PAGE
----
1. Gottagocit
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    Gottagocit Member

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    When trying to introduce the content of a letter......?

    Discussion in 'Word Mechanics' started by Gottagocit, Feb 22, 2011.

    What is the proper way to communicate the contents of a letter to the reader when it's not beng read by a character?

    For example a general in the field looks down to read his new orders from headquarters.

    “Confiscate all resources in way of supplies, equipment and manpower required to...."

    Quotes?
    Italics?
    Both?
    Neither?

    Thanks,
    Chris
     
  2. Trilby
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    Trilby Contributing Member Contributor

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    If it is not being read out, just set it out as a letter - address, date etc. The reader will read it as a letter.

    No need for italics or quotation marks.
     
  3. mammamaia
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    mammamaia nit-picker-in-chief Contributor

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    it should be a block insert [indented on both sides]...

    does not need either "" or italics...
     
  4. Gottagocit
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    Gottagocit Member

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    Thanks for the help!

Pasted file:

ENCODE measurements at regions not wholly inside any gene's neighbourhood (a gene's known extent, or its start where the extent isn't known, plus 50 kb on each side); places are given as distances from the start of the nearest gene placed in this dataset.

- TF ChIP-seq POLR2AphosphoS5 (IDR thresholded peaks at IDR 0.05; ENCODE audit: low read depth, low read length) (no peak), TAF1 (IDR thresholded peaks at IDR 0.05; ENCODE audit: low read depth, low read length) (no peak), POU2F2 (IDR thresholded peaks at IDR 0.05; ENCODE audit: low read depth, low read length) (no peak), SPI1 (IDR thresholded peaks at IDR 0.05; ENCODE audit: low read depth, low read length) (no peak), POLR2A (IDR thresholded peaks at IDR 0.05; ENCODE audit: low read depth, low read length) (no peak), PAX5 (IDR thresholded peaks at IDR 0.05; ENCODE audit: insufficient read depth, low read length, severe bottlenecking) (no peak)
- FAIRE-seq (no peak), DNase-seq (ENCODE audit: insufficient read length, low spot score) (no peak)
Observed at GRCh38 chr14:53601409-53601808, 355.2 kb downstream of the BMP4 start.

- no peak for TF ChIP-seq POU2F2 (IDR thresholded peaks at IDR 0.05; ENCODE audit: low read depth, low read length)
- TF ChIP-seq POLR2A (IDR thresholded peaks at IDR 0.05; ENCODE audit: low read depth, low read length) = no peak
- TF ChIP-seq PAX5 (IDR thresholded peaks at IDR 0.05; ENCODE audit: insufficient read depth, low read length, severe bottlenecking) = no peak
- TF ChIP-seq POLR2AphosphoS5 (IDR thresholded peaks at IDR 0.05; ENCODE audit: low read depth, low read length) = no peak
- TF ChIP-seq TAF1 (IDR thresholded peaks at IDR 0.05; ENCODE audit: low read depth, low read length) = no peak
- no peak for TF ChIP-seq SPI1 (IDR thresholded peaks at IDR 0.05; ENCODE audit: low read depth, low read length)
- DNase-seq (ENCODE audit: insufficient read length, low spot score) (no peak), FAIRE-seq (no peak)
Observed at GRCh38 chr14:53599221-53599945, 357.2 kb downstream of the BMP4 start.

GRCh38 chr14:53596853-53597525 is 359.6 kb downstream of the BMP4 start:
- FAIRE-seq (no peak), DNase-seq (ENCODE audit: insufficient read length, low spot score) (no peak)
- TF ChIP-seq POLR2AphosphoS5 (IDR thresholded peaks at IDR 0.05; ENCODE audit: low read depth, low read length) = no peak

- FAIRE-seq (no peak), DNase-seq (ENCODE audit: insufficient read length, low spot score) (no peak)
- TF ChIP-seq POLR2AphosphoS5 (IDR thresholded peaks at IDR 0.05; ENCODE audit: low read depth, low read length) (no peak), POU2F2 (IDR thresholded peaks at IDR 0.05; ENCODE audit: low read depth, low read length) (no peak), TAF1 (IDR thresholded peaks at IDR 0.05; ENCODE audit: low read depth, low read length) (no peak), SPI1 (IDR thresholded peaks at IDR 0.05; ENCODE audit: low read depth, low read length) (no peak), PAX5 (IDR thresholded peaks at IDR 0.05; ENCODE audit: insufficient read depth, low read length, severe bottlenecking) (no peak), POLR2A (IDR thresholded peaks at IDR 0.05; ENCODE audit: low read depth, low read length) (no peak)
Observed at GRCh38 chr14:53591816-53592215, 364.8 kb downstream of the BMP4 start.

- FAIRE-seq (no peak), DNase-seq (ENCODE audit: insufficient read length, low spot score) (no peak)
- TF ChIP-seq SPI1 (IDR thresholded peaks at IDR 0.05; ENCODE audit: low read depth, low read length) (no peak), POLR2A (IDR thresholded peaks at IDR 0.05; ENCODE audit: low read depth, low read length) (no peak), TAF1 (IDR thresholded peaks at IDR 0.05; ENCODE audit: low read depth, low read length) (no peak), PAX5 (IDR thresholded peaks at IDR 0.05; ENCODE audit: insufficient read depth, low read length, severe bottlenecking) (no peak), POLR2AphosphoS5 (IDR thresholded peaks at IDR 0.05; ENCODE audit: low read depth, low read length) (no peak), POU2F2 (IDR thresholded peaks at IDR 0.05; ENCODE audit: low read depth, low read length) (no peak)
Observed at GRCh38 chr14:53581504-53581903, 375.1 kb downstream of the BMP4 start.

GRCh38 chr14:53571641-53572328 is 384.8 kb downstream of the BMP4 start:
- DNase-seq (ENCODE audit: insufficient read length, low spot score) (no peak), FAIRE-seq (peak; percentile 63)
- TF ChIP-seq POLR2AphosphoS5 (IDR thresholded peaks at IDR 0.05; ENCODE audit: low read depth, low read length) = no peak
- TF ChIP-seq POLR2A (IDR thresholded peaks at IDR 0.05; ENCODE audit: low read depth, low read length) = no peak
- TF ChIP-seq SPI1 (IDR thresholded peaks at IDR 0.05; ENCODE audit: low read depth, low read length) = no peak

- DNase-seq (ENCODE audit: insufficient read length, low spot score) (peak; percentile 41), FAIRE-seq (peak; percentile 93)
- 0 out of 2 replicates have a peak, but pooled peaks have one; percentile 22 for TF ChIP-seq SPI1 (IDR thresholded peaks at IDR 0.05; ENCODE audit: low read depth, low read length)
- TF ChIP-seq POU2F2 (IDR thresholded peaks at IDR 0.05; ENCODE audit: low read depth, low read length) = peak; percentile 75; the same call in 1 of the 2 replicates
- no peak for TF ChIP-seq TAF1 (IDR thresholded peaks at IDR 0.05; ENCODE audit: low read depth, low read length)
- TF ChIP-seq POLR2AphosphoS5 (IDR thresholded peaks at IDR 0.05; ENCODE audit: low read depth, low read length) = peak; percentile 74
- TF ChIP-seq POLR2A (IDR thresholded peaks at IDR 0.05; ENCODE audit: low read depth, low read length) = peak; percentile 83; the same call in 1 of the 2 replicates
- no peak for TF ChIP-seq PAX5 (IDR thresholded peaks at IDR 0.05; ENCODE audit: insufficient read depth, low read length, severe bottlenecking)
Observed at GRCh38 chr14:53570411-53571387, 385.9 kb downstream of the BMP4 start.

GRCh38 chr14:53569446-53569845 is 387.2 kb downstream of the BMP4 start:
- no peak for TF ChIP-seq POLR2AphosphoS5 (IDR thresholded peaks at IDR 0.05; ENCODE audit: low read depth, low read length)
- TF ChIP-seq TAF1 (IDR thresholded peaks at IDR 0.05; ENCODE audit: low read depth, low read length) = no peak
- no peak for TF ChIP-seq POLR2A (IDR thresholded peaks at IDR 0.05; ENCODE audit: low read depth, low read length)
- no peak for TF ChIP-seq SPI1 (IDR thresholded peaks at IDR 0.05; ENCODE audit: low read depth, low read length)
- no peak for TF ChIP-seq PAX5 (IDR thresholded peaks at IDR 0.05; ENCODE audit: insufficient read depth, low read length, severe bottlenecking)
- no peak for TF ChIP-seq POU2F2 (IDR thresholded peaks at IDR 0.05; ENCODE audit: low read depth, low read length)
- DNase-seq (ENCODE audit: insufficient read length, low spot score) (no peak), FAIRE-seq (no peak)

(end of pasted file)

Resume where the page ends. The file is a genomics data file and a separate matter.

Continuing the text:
What about diary entrie? Should they be in the same format?
     
  5. mammamaia
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    mammamaia nit-picker-in-chief Contributor

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    yes...
     
  6. digitig
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    digitig Contributing Member Contributor

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    I wouldn't put it as strongly as "should" -- I think Trilby's suggestion would be fine too (and they could be combined). But yes, that way is good.
     
  7. mammamaia
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    mammamaia nit-picker-in-chief Contributor

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    trilby's suggestion would have to be inserted the way i mentioned, so it's not an 'either/or'...
     
  8. digitig
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    digitig Contributing Member Contributor

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    I did say they could be combined. But I've seen cases where it's not been indented: the salutation and valediction frame the letter anyway.
     
  9. Gottagocit
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    Gottagocit Member

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    Thanks everyone for the replies.

    Chris
     
  10. mammamaia
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    mammamaia nit-picker-in-chief Contributor

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    how you see it done in a book is not necessarily how one should do it in the ms... and in the ms, block indent is expected, to more easily distinguish inserted material from story text...
     
  11. Melzaar the Almighty
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    Melzaar the Almighty Contributing Member Contributor

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    But it IS story text - it's all a part of the story. It's not like they found another letter someone else had written and just copied it out.